Quality credit scores are more important today than ever before, John Hope Bryant, a man devoted to improving this critical statistic in the nation’s low-income communities told Newsmax.TV in an interview on Thursday.
"Seventy percent of all employers today won’t hire you unless they do a credit check,” Bryant told Newsmax.TV in an interview at former President Bill Clinton’s second convening of the Clinton Global Initiative-America, this year in Chicago. Bryant is the founder, chairman, and CEO of Operation HOPE, a nonprofit group that teaches inner-city residents basic financial skills. “It is, literally, no longer the issue of do you have a criminal report; the issue is, how’s your credit report.”
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An adviser to the last three presidents, the Los Angeles native is the author of the 2009 book, “Love Leadership: The New Way to Lead in a Fear-Based World.” Since Bryant founded Operation HOPE in 1992, the organization has helped more than 2 million people.
He also started the Silver Rights Movement, raising more than $1 billion benefiting 70 major U.S. cities, South Africa, and most recently, Haiti.
Bryant talked with Newsmax about his newest effort, “700 Credit Score Communities,” which seeks to improve the vital statistic in the nation’s low-income areas.
“You look at an underserved neighborhood — be it white, be it Latino, be it black — and you see a 500-credit-score neighborhood,” Bryant said. “If you can go from 550 to 670 — then over five years, you take that neighborhood from liquor stores to convenience stores.
“It takes a check-casher or a payday loan-lender and turns it into a credit union or a bank. You literally turn a poor neighborhood into an emerging market.”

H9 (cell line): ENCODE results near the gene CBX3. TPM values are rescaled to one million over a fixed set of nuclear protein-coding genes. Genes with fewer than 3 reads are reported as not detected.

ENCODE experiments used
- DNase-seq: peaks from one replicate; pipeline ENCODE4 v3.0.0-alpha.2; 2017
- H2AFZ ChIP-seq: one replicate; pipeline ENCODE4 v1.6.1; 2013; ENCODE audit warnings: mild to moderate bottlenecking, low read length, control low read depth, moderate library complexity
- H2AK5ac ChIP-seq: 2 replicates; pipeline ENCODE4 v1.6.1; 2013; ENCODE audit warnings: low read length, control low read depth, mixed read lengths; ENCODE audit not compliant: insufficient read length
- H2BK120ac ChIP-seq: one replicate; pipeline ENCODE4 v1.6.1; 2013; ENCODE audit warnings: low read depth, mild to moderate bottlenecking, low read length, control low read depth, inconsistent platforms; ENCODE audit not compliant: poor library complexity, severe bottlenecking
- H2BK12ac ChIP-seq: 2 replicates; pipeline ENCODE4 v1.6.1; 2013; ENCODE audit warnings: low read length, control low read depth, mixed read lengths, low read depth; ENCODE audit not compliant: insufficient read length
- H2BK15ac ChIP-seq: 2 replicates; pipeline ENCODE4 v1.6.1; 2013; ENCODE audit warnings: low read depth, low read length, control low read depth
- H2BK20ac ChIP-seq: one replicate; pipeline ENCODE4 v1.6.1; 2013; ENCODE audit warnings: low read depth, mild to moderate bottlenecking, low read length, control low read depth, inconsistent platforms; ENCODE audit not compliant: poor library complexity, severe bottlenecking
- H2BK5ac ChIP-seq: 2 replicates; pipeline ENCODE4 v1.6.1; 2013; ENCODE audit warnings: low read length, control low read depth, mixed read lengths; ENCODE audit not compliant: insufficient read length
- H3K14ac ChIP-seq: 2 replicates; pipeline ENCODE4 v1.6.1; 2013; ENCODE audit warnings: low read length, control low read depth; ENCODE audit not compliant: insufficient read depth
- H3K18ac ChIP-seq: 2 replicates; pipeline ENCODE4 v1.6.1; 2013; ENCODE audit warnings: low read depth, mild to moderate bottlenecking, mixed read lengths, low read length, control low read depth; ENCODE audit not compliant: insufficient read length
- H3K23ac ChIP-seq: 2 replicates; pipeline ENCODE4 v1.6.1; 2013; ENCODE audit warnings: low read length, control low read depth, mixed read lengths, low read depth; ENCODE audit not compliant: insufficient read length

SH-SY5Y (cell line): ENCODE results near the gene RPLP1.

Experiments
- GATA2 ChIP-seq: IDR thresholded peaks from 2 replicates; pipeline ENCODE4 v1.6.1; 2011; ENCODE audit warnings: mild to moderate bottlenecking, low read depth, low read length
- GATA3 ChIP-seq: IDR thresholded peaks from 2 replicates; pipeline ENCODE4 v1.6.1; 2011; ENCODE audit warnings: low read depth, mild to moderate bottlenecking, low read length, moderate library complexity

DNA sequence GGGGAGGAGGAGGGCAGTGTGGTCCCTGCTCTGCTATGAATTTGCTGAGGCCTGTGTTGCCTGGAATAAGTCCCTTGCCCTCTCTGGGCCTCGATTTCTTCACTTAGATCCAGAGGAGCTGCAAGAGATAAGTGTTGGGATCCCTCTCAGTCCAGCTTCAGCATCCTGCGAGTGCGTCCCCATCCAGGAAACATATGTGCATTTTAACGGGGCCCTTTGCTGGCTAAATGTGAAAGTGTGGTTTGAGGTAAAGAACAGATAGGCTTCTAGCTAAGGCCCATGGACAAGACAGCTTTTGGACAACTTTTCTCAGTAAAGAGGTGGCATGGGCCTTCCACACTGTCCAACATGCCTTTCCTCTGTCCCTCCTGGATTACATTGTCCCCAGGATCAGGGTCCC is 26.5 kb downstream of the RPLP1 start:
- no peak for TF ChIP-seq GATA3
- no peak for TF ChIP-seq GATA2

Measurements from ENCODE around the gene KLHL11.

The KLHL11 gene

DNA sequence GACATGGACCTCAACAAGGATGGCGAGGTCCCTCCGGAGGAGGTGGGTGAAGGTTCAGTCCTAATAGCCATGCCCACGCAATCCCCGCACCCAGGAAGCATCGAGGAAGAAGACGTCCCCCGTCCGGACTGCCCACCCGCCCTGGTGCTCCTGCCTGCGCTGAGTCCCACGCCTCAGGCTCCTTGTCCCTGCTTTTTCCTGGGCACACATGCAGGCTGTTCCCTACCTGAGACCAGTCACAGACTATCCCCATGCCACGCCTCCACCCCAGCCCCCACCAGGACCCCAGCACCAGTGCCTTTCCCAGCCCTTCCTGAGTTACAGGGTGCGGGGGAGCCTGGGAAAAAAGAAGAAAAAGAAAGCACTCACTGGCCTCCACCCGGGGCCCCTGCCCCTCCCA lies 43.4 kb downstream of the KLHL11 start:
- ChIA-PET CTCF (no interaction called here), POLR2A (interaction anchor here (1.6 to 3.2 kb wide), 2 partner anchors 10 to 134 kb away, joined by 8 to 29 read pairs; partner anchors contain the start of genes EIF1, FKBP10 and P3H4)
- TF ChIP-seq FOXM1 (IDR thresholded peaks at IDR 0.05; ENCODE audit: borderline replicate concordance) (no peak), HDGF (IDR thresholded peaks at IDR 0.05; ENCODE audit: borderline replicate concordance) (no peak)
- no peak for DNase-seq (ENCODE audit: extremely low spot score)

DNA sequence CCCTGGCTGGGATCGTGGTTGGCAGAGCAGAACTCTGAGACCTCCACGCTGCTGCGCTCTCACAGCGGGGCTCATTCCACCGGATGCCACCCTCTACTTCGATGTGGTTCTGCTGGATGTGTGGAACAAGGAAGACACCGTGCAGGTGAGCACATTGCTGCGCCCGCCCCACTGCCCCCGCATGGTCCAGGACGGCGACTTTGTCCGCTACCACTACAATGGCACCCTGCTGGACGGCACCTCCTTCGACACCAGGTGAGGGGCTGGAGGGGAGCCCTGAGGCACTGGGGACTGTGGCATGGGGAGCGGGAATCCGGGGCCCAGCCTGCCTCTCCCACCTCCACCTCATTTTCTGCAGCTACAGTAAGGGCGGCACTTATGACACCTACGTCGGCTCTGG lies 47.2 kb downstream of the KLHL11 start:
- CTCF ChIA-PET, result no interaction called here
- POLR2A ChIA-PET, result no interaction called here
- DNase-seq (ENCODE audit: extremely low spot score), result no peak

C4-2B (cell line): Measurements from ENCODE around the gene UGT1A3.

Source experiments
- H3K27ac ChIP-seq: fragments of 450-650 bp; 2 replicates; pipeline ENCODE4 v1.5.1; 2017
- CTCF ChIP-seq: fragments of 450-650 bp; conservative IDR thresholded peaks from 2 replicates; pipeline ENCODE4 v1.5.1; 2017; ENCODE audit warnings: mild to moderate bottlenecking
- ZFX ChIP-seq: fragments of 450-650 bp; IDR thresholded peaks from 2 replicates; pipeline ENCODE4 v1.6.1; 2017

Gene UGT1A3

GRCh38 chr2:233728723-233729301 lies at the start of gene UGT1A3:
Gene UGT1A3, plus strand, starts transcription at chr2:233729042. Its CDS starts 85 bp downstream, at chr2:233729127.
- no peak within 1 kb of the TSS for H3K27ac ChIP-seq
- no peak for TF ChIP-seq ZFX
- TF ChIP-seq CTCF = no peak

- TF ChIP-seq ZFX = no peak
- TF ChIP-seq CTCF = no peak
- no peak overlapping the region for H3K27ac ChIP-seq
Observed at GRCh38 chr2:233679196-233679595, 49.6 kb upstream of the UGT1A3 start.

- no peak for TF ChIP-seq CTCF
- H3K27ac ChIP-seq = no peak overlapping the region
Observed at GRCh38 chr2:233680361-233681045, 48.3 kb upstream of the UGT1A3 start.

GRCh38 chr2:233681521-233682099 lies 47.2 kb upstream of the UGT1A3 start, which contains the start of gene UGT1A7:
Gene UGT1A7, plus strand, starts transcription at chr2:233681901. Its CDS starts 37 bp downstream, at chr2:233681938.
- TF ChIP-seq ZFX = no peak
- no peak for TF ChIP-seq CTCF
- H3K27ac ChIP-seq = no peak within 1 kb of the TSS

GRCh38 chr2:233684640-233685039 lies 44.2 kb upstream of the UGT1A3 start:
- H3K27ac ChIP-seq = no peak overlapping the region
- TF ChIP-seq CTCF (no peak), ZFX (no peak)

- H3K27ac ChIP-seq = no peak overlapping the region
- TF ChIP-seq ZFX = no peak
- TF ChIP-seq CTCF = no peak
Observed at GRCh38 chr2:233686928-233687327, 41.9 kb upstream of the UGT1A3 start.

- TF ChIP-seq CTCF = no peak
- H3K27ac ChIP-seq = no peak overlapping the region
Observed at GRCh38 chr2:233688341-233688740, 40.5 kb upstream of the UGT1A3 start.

The program also includes redefining money and the idea of “financial literacy” — a term included in legislation signed by former President George W. Bush in 2008.
“You want to put a kid to sleep, give him a traditional course in financial literacy,” Bryant said.
“We now call it ‘financial dignity.’ We think that’s more of a motive. It speaks to aspirations. It speaks to the outcome versus the input. It speaks to, frankly, what drives people’s decisions, the opportunity of life.
“You and your wife don’t want a mortgage,” Bryant continued. “But if you want to become a homeowner bad enough, you’ll look right past documents you don’t understand and say, ‘Where do I sign, and, by the way, what’s the payment?’
“In this crisis we’ve just gone through . . . middle-class folks said, not what’s the interest rate, but what’s the payment. You never ask ‘What’s the payment?’ when there’s an interest rate that’s attached.
“Well, the whole economy, the whole consumer economy of the United States was ‘paymentized.’ What’s the payment? We did the same thing with an auto loan. We didn’t want the auto loan. We want the car, but we sign up for the 21 percent, crazy auto loans.
“You have to do the same thing with financial literacy,” Bryant continued. “You’ve got to understand that people are aspirational. And, so, what we’re now doing with ‘financial dignity,’ is really about speaking to the respect and dignity of the individual.